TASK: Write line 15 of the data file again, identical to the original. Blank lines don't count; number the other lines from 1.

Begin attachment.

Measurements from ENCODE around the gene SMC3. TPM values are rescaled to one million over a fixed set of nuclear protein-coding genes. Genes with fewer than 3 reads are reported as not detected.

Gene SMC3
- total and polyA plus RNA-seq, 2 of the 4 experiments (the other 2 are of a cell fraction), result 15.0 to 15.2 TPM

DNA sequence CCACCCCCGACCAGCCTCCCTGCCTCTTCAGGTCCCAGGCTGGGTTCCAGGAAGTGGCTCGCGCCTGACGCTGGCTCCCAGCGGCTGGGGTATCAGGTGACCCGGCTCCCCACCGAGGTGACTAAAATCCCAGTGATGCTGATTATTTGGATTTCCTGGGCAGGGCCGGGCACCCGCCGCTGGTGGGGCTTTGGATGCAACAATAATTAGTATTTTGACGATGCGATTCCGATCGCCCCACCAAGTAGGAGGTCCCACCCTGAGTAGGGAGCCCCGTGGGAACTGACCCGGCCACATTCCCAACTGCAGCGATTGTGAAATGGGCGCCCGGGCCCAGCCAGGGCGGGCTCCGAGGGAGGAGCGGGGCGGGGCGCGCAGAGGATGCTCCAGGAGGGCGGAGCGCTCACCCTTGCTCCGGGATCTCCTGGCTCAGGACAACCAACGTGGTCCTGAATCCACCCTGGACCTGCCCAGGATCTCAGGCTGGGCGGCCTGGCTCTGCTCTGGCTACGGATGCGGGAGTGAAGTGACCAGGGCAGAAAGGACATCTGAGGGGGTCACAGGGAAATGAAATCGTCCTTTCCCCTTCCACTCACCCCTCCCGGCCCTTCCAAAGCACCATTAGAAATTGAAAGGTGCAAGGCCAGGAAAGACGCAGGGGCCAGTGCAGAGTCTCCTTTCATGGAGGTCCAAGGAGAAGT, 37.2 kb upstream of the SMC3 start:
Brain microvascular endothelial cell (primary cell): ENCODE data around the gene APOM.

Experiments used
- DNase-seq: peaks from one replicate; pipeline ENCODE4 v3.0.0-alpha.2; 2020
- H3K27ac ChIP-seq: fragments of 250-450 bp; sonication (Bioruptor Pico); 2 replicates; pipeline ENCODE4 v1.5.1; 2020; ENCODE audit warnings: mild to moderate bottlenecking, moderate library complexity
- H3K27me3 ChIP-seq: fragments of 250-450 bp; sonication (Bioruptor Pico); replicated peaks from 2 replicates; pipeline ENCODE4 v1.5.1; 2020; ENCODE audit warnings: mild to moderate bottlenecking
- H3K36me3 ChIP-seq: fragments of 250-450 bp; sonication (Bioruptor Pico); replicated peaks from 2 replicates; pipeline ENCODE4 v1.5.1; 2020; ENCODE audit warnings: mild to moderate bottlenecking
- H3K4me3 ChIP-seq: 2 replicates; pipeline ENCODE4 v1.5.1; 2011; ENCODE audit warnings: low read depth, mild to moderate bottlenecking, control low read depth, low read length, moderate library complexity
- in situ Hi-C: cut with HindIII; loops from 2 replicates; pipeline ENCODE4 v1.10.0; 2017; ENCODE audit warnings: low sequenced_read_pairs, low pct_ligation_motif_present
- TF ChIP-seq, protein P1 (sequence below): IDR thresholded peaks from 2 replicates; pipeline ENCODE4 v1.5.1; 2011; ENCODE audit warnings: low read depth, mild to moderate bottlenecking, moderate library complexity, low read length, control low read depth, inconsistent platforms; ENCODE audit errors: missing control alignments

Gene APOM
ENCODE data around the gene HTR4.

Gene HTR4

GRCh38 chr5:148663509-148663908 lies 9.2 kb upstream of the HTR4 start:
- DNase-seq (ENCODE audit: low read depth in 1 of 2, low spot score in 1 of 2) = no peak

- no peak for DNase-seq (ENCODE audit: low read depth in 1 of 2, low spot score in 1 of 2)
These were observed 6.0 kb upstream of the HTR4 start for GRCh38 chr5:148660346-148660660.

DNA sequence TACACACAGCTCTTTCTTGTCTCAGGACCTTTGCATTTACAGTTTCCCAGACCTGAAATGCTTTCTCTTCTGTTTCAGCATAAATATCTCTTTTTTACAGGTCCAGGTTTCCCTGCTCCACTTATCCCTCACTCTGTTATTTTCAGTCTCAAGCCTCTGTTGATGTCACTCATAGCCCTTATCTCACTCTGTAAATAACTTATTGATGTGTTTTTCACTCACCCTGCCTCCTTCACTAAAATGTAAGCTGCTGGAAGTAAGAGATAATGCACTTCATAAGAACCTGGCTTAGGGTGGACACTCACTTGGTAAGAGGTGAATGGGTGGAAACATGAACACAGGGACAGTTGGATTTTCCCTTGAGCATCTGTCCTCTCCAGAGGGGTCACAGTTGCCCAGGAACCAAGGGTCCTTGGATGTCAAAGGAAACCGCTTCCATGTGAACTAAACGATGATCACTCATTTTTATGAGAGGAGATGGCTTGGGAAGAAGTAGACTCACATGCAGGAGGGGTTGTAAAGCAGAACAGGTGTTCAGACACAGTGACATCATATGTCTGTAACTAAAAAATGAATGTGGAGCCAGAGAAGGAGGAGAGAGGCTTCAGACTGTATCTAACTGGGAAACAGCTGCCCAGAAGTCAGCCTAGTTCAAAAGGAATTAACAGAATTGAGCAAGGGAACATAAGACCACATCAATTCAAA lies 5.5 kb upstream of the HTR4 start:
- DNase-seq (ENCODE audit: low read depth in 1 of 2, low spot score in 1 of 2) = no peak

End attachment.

ENCODE data around the gene HTR4.